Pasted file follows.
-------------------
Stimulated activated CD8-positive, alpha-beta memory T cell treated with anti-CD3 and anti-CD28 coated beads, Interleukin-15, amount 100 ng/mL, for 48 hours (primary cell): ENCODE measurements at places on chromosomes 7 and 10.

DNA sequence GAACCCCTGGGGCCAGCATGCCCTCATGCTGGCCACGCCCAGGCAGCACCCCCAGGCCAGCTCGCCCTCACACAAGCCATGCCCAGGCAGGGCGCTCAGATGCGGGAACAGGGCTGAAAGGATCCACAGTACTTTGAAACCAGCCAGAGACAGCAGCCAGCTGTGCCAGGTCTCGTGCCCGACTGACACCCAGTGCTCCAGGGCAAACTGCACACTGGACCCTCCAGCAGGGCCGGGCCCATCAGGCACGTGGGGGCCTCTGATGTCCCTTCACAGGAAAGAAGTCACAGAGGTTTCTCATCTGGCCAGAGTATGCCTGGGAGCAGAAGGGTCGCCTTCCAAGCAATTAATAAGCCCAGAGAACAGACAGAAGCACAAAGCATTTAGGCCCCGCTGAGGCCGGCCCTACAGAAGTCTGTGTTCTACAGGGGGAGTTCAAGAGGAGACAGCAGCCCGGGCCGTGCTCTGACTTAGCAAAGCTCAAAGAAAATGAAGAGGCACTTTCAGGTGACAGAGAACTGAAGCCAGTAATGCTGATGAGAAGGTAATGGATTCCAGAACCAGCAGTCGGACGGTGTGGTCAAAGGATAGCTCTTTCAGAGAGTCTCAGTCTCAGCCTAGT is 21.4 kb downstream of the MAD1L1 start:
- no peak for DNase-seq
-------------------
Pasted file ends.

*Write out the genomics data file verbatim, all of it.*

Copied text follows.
Stimulated activated CD8-positive, alpha-beta memory T cell treated with anti-CD3 and anti-CD28 coated beads, Interleukin-15, amount 100 ng/mL, for 48 hours (primary cell): ENCODE measurements at places on chromosomes 7 and 10.

DNA sequence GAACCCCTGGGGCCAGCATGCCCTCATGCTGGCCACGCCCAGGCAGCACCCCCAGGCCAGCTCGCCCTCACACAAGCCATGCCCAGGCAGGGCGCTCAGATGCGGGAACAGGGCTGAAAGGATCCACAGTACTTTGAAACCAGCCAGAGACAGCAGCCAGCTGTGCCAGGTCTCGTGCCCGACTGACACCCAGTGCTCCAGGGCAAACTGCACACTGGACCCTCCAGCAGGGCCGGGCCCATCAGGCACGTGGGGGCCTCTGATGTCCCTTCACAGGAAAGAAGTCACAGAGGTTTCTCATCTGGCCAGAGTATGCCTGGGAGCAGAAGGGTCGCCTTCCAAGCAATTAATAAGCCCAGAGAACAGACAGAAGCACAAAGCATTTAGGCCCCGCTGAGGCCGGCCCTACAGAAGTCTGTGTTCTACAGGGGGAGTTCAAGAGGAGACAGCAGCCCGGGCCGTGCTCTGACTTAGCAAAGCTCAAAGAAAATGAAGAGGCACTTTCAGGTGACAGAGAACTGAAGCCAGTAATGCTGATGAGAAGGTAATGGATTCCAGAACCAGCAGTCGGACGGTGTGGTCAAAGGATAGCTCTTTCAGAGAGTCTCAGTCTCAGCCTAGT is 21.4 kb downstream of the MAD1L1 start:
- no peak for DNase-seq